It is said that John Donne, the Dean of St Paul's Cathedral in London in the 17th century, was looking out of his study window when he saw the coffin of a pauper being carried out of the church. More accustomed to the pomp and ceremony of the funerals of the high and mighty of the land, he suddenly had a mystical insight which has become part of the Western canon of thought, namely that, and I quote, “No man is an island entire of itself; every man is a piece of the continent, a part of the main...”
In the 1st century, St Paul wrote powerfully of this shared humanity in his letter to the divided church community at Corinth, when he reminded them that the “body is one, though made up of many parts, and that no part is more important than the other.”
The same concept is embodied in our African canon of thought. Only in our case, the ancestors who bequeathed it to us called it ubuntu, or botho – that a person is a person only through other persons, that you are incomplete without me, and that I am incomplete without you.
All of these expressions of what it means to be human point to the understanding that the lives of every person are woven together in the rich tapestry of a shared humanity, embedded in a common history. And all of us, like John Donne, discover at some point in our journey through this world that coming to acknowledge our common humanity is in fact the most humanising moment of our lives.
As I became one of those who ministered to FW de Klerk in the last months of his life, I came to realise that he too had experienced this discovery. Can you imagine a more unlikely scenario than me acting as one of FW de Klerk's pastors? Consider the ironies: FW de Klerk, the descendant of Huguenots who fled a European empire to seek refuge in South Africa in the 17th century; and me, the great-grandson of one of the last African kings in our country to be overthrown by Mr de Klerk's people. The irony extends even further: Mr de Klerk, the last political leader of a generation who overcame domination by another European empire, receiving pastoral care from the leader of a church which, although now transformed, was once the religious arm of that empire. Truly, we can say: only in South Africa.
When Mr de Klerk and Elita first invited me to play this role, many asked me: “Wow, are you going to do it?” And he himself told me, “My enemies are going to devour you, Archbishop.” But when I was ordained a priest, I was charged with the responsibility to provide pastoral care to all who need it, whether to an individual or to a nation. And it is always a particular privilege to become privy to the inner workings of a dying man’s or a dying woman's heart.
In Mr de Klerk's case, it involved relinquishing partisanship, setting aside my prophetic ministry as a church leader, incorporating the pastoral and the prophetic. I soon learned the wisdom of St Paul's words, also in his letter to the Corinthians, that “for now we see in a mirror, dimly, but then we shall see him face to face.”
As the relationship unfolded, I saw how, during our lives on earth, that all of us get only a partial glimpse of one another's lives and of the life of the body politic; that we won't ever know everything about one another's motives and perspectives, and that the glimpses we do see depend on the unique lens through which each of us sees life.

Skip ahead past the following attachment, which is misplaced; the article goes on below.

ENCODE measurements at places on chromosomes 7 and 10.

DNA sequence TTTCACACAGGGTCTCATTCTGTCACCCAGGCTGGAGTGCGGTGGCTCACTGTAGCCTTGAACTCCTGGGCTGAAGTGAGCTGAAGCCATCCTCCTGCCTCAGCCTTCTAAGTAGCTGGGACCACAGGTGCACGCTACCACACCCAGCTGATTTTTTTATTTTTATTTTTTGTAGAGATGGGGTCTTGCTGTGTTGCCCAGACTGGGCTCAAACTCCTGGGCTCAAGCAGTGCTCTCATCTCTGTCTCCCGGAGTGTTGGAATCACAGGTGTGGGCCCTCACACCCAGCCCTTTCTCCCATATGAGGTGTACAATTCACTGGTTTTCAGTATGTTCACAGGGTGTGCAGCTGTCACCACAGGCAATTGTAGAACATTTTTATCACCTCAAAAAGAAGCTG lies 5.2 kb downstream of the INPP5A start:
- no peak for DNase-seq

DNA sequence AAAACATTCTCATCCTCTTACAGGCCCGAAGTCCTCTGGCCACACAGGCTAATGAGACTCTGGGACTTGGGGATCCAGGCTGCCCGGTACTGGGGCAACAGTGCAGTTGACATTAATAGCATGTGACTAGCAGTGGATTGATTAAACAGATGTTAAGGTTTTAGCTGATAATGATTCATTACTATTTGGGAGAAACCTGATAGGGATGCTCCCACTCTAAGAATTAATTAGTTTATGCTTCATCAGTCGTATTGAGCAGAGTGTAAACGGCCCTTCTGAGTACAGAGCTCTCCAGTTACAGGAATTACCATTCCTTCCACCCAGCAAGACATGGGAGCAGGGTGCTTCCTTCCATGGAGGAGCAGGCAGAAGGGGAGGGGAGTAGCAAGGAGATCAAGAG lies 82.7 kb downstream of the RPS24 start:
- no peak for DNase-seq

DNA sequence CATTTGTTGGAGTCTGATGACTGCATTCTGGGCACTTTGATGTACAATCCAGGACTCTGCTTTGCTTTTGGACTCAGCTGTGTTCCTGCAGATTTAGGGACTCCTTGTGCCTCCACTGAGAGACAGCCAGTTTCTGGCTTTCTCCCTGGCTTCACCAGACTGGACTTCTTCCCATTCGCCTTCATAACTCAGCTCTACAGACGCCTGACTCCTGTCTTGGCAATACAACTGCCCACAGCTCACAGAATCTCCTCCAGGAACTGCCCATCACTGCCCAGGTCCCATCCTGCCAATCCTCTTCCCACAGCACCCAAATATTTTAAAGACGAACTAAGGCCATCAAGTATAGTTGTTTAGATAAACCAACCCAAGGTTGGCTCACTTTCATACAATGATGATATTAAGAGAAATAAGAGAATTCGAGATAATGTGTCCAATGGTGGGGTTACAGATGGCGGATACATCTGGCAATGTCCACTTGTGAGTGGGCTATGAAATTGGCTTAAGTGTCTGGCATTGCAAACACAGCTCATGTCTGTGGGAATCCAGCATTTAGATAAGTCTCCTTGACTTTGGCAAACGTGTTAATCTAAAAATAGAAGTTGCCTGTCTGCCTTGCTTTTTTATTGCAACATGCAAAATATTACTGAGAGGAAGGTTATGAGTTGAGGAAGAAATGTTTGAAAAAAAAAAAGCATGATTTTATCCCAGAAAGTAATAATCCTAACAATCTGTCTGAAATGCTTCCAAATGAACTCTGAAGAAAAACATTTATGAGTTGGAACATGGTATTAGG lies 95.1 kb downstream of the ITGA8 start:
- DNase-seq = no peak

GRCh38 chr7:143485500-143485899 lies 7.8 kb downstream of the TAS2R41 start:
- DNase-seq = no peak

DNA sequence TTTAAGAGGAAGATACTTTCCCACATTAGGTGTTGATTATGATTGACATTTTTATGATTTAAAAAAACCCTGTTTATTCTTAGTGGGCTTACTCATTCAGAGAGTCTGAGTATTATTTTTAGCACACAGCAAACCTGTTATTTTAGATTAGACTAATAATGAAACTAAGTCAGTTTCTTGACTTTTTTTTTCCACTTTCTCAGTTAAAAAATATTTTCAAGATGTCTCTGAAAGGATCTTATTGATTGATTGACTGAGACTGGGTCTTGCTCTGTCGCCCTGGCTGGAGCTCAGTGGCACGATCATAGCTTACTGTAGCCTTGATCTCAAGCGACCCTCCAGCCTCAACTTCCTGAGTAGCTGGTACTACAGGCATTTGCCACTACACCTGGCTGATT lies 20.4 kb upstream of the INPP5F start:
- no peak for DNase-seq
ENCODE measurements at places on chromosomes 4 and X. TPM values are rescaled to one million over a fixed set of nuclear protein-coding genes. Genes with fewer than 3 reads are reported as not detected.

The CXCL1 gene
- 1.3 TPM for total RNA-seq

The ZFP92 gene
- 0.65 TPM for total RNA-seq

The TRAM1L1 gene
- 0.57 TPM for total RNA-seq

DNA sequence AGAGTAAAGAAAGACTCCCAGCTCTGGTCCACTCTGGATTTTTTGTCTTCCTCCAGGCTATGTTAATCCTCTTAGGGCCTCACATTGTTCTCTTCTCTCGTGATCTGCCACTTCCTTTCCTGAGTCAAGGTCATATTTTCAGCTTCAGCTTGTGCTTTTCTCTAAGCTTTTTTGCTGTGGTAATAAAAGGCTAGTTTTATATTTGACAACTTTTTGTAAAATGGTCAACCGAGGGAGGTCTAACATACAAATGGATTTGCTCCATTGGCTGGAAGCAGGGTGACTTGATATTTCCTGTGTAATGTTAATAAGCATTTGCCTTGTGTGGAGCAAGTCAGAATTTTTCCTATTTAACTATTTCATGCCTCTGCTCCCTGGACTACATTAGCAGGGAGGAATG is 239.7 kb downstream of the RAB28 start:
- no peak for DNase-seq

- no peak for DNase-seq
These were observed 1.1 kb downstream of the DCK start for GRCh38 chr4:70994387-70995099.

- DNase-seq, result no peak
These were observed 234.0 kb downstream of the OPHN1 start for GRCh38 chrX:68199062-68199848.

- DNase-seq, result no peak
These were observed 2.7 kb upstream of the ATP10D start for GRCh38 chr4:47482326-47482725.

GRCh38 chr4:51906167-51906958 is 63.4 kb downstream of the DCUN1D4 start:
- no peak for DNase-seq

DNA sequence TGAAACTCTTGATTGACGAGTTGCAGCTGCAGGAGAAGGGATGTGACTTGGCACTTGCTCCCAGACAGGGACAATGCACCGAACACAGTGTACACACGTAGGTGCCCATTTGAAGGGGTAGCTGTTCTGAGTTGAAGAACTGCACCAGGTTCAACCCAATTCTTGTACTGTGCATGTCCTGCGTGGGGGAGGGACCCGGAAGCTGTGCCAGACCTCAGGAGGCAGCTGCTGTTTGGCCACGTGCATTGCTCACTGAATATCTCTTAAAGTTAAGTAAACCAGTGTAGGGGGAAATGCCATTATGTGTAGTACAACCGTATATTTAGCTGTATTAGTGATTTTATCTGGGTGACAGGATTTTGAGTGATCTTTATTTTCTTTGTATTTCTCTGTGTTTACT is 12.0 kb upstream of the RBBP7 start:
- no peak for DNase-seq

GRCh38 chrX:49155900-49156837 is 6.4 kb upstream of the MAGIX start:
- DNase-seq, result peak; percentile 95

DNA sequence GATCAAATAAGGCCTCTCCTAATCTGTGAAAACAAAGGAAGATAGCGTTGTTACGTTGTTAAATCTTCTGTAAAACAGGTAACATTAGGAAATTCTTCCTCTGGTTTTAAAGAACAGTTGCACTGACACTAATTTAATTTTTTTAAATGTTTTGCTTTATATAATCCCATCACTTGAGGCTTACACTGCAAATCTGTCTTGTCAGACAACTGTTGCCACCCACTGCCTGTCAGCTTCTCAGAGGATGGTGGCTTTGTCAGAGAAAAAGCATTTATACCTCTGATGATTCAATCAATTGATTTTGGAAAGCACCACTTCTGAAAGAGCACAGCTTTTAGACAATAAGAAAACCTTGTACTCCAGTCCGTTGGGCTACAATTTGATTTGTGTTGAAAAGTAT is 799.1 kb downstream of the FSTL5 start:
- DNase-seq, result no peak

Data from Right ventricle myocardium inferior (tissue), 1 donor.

What I learned about FW de Klerk, as the descendant of a bullied minority in France, was his hatred of bullying – including that, as he said, perpetrated by the PW Botha administration of which he was a part. It also became clear that as he travelled down the road of negotiating the country's future, he came to realise the power of the biblical history of God's people down the ages: that since liberation is ultimately assured by God, he could never dissuade that energy. So while he may have embarked on that road as a pragmatist, seizing the moment at which he could still influence that future, the biblical narrative of liberation came to be part of his motivation.
It also became clear that although he may have, as he said, disputed that apartheid was genocidal, he accepted that it was indeed a crime against humanity. More important to me as a person of faith, he was unequivocal in describing apartheid as a sin.
I also came away not doubting that FW de Klerk had a deep faith in Christ Jesus. He believed that although on earth he saw through a mirror only dimly, when he died he believed he would see God face to face. He was ready to face death.
The Spanish priest and mystic, John of the Cross, wrote “that in the evening of our lives we will be judged on love alone.” While others assess the accolades and the contestations over the public life of a leader, the pastor is called to witness the legacy of love in an individual's life, and to understand things humbly in that light, for love is the practical manifestation of the peace that we are talking about this morning. That legacy of love always endures, always inspires and always offers hope, and so it was in the life of FW de Klerk.
Let me conclude with a prayer for us, using the words of 1 John 3:2: “Dear friends, now we are children of God, and what we will be has not yet been made known. But what we know is that when Christ appears, we shall be like him, for we shall see him as he is.”
By the Most Revd Dr Thabo Makgoba
Archbishop of Cape Town & President of the SA Council of Churches.